opening up nursing the profession to spanish speakers? - page 3

I just posted a thread called, " Is there cultural diversity in the nursing profession?" and on a similar topic I would like to put out another question. I am a C.N.A. and have noticed that maybe as... Read More

  1. by   purplemania
    If they want it hard enough they can become RN's. My son married a Swede, moved to Stockholm and learned the language. He has worked steadily since he got there (programmer). While they lived in US his wife had to learn to read and write English well enough to pass exams for her job as flight attendant. My friend from Mexico did not know English 10 years ago and is now completing her business degree at an American university. It can be done and I applaud anyone brave enough to try. As for NCLEX, I think it should be worded differently anyway. It eliminates too many people by the mere language, and that includes people whose first language is English. It sure does not separate the good nurses from the bad.
  2. by   fab4fan
    Originally posted by Pamelita
    Hey guys... Its true if you live here you should learn to speak english... but that's easy to say than done. Can you imagine being in your 50's and coming to a whole new country??? getting used to the culture, people etc and learn a whole new language? Sometimes when I get comments about some people because I speak spanish not good comments, something like: speak english in a rude way! I think, gosh I wanna see YOU in a spanish country and HOW Long it would take YOU to learn fluent spanish.
    we always have to look both sides of the picture.
    Yes, it takes hard work to learn another language...but coming to this country is a privilege. We are not obligated to provide services etc to the point that one can spend an entire day and never utter one word of English, and get along perfectly.

    You've got to want it bad enough. Most people I know are very patient when they see someone trying to speak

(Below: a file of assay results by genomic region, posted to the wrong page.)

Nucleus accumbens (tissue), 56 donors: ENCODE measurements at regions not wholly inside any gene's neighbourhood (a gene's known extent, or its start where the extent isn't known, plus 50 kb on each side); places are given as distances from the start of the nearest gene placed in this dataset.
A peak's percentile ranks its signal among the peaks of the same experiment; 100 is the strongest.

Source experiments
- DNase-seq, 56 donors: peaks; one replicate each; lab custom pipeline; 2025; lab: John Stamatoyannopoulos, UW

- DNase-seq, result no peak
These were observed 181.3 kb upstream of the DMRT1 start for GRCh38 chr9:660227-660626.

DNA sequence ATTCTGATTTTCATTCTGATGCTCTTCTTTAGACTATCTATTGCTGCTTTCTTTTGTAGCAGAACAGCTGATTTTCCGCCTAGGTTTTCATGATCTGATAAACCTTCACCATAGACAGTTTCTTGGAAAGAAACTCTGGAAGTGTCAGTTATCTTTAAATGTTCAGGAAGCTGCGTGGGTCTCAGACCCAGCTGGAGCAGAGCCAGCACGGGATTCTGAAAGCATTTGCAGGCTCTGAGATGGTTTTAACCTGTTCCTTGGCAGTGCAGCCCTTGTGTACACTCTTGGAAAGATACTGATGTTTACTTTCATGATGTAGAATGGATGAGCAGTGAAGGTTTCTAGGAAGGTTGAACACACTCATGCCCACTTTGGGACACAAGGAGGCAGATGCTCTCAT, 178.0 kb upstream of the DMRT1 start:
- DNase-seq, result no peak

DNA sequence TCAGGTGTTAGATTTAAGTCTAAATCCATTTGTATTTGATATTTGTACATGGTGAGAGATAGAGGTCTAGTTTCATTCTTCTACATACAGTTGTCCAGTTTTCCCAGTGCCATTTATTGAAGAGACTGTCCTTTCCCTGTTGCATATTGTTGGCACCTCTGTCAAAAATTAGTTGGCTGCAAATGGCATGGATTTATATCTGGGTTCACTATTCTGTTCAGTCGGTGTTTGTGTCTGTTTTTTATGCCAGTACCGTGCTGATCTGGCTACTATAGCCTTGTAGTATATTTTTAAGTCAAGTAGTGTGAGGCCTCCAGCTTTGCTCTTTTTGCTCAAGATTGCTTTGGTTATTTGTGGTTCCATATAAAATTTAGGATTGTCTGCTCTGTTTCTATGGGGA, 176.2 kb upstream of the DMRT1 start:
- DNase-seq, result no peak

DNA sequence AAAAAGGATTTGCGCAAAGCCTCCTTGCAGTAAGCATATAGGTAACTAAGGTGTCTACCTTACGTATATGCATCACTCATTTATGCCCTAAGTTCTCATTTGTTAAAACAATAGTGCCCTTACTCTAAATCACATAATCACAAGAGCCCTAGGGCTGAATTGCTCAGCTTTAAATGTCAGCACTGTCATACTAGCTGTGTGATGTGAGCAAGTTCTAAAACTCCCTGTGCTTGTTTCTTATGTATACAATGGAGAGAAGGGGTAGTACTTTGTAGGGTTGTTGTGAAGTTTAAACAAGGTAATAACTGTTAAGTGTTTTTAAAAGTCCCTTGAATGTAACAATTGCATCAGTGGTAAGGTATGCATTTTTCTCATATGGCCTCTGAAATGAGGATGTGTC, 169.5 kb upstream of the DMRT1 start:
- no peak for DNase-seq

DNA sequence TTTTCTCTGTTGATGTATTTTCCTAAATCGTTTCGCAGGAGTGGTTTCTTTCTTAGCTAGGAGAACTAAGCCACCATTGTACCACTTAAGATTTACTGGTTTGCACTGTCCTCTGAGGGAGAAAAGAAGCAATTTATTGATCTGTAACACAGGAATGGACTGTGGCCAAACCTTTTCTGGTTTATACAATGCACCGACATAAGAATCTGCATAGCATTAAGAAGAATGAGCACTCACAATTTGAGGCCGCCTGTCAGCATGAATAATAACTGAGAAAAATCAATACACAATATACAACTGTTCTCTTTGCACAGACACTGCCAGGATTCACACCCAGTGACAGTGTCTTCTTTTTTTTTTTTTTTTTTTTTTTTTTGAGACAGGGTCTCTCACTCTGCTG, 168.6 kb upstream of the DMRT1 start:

English, but it absolutely makes my eyes cross when I see someone who has been here 20, 30 years and still can't speak English (yet somehow, they manage to get welfare, Medicaid, foodstamps....seems to me if you have the wherewithal to get them, you could find some time in your day...since you're not working...to learn the language).

    After a certain point, it's just pure laziness, IMO.

    And I agree with the person who said that no one is barring Spanish speaking people from becoming nurses. Sometimes the only bars that exist are the ones in your mind.
  3. by   Momto3RN
    Having lived in France for 18 months, I well understand the frustration of not speaking the native language!!

    I think ANYONE, regardless of age, circumstances, etc., can learn enough of a language to function and they should, IF ONLY for their own benefit!!

    I well remember going to the post office and not knowing enough French to ask for stamps. Although the teller was polite, it seemed to me that the look he had on his face was one of sheer delight at my ignorance!

    A few months later, I could buy stamps with ease and actually converse with this same teller! TAWANDA!!!
  4. by   Momto3RN
    A quick addendum:

    A good reason for official languages in my opinion : The French language, spoken properly, is absolutely beautiful and very descriptive. Unfortunately, it has become increasingly infiltrated with terms that detract from its beauty and thus its distinctiveness due to the laziness of those unwilling to learn the correct terms i.e. " faire du shopping" instead of "faire les achats". Those of you who speak French will know what I mean.
  5. by   Rustyhammer
    Peeps,
    I have never felt my license was at stake because I spoke a language other than english at work. I also would never insist that two Indian girls talking amongst themselves stop their conversation and speak english just because I happened to be walking down the hall near them.
    Although there are several different languages spoken in our facility I haven't seen any breakdown in care.
    We use language boards when caring for a navajo, for example, that has certain phrases. these phrases include body parts and words like eat, pain, dining room, toilet...this enables us to care for these pts without translators.